The characteristic finding of Dercum’s disease is the formation of multiple, painful growths consisting of fatty tissue (lipomas) that are found just below the surface of the skin but also deep. Lipomas in people with Dercum’s disease may be found in any part of the body, although they are rare in the head, neck, hands and feet. The trunk, upper arms and upper legs are most often affected. The lipomas can be the size of a pea or as large as a grape, plum or fist. Dercum’s disease may occur in one or more people in a family with familial multiple lipomatosis (FML Type), may occur due to angiolipomas which are known to be painful (angiolipoma type) or may occur as small diffuse (widespread) pea-sized or larger lipomas anywhere in subcutaneous fat tissue especially over the ribs and including around joints due to the presence of Inflammation in the body from any cause (healing disorder type). Pain may vary from mild discomfort when a growth is pressed or touched to severe Pain that is disproportionate to the physical findings; Pain must be present for at least three months. Some affected individuals feel that “all fat hurts.” Pain can last for hours and may come and go or last continuously. In severe cases, Pain may worsen with movement. Many people with Dercum’s disease describe exacerbations or “flares” of Pain that may be accompanied by worsening of symptoms such as Fatigue and “brain fog”. The exact reason for Pain associated with Dercum’s disease is unknown but may occur because the lipomas press on nearby nerves or because the fascia is inflamed. The lipomas associated with Dercum’s disease have more connective tissue than non Dercum’s disease fat. Connective tissue (fascia) in fat has more Pain sensors than muscle, for example, and when tight or inflamed, can cause Pain as in fibromyalgia. Fibromyalgia is not uncommon in people with Dercum’s disease.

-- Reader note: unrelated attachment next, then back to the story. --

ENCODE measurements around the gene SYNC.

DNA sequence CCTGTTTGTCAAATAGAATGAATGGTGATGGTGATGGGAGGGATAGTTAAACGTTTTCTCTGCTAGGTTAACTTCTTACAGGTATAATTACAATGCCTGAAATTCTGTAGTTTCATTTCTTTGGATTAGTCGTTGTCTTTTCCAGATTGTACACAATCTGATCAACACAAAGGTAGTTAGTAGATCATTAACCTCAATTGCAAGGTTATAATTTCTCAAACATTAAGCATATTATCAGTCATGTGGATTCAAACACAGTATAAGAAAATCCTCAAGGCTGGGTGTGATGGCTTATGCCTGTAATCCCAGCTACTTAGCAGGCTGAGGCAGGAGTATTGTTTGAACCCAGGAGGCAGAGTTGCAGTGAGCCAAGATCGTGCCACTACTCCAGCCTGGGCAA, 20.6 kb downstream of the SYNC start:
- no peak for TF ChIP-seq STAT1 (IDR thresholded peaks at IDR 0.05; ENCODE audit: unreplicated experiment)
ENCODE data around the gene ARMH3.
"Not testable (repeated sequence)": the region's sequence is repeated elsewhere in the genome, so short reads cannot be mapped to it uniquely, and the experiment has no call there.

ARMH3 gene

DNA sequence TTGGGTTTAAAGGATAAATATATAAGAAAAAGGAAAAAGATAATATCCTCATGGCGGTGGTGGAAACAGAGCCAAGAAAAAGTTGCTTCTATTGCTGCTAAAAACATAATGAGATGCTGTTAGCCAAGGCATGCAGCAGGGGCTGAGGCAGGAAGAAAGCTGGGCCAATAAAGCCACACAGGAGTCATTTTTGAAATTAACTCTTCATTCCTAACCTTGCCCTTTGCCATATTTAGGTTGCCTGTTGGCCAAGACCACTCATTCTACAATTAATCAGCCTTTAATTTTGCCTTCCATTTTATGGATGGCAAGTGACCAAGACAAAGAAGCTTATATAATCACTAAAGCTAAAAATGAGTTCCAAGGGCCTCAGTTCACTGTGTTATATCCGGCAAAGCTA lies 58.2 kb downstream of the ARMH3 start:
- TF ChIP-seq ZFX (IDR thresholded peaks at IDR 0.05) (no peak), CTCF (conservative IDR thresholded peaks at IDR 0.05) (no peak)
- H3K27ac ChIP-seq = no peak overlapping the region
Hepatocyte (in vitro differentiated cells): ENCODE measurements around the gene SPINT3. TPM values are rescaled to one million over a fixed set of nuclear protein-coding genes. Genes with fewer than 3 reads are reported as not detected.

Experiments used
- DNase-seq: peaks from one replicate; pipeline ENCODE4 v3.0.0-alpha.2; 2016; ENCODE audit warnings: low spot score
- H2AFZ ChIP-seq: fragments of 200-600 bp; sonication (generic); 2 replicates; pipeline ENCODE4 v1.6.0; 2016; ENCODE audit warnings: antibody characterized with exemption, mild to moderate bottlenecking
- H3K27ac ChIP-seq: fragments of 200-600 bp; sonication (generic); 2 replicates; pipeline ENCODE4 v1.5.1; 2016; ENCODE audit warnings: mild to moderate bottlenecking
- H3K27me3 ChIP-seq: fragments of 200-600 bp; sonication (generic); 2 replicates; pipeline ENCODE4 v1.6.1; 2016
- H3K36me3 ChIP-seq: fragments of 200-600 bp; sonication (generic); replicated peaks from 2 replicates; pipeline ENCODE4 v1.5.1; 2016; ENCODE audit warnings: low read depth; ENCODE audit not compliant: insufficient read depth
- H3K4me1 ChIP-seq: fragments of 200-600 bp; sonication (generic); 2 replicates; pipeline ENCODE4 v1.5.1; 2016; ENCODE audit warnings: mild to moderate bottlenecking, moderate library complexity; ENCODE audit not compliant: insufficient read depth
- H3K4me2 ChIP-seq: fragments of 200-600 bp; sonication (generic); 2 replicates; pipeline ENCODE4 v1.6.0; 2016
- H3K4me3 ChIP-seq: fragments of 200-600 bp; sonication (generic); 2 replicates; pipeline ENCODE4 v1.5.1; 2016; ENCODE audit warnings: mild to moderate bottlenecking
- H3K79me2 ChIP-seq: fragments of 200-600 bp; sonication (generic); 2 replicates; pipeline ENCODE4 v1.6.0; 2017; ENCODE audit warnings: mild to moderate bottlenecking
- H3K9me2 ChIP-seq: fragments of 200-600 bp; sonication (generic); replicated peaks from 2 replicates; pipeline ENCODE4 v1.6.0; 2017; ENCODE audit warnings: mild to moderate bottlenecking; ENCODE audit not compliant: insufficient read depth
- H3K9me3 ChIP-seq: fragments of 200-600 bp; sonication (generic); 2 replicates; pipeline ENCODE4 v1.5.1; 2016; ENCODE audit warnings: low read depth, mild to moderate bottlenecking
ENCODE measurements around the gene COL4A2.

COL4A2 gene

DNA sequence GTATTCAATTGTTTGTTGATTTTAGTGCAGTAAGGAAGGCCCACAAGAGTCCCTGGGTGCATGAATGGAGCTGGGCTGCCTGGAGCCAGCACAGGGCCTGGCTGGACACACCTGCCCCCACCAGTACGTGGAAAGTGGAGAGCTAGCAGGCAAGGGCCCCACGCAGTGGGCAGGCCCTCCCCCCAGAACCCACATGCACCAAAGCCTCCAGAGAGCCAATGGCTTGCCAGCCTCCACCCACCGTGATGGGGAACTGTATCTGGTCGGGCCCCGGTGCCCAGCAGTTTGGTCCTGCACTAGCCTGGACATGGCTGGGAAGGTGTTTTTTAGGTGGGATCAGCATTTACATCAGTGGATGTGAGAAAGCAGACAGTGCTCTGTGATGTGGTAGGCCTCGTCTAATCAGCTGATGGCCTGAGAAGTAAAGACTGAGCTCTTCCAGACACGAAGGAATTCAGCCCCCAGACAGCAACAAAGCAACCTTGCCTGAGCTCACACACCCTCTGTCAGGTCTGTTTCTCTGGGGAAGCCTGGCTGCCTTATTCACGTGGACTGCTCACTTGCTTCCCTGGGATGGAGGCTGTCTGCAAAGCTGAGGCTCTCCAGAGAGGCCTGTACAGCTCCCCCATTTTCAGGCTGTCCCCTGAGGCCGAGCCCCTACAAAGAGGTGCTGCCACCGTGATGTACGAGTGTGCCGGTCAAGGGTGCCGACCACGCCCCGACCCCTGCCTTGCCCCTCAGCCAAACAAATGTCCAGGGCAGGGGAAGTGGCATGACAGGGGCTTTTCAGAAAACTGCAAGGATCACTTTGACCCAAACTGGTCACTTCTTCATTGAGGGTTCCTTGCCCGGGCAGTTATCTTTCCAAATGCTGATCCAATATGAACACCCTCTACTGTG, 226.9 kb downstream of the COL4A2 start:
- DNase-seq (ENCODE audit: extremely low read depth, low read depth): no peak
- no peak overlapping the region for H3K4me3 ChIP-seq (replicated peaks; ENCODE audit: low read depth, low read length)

Some individuals with Dercum’s may experience Swelling of various areas of the body, especially the hands, but often one arm or leg may be swollen and therefore more painful. Swelling occurs for no apparent reason, though on imaging, the lymphatic system can be slow to pump in the painful limb compared to the less painful limb, or frank lymphedema may be present. The Pain may disappear without treatment but any manual therapy such as massage or manual lymphatic drainage can help. Significant weight gain is a common occurrence for most individuals affected by Dercum’s disease and needs to be treated to avoid progression to pre-diabetes or diabetes.
Additional symptoms may occur in individuals with Dercum’s disease including fatigue, generalized weakness, a tendency to bruise easily, headaches, irritability, and Stiffness after resting, especially in the morning, gastrointestinal symptoms, palpitations and shortness of breath. An association with bouts of depression, memory or concentration problems, anxiety, and a susceptibility to infection has been noted in some cases.
Additional reports in the medical literature have linked Dercum’s disease to a variety of conditions including arthritis, high blood pressure (hypertension), congestive heart failure, sleep disorders, dry eyes, and myxedema, a condition due to an underactive thyroid that is characterized by dry skin, Swelling around the lips and nose, mental deterioration and infection.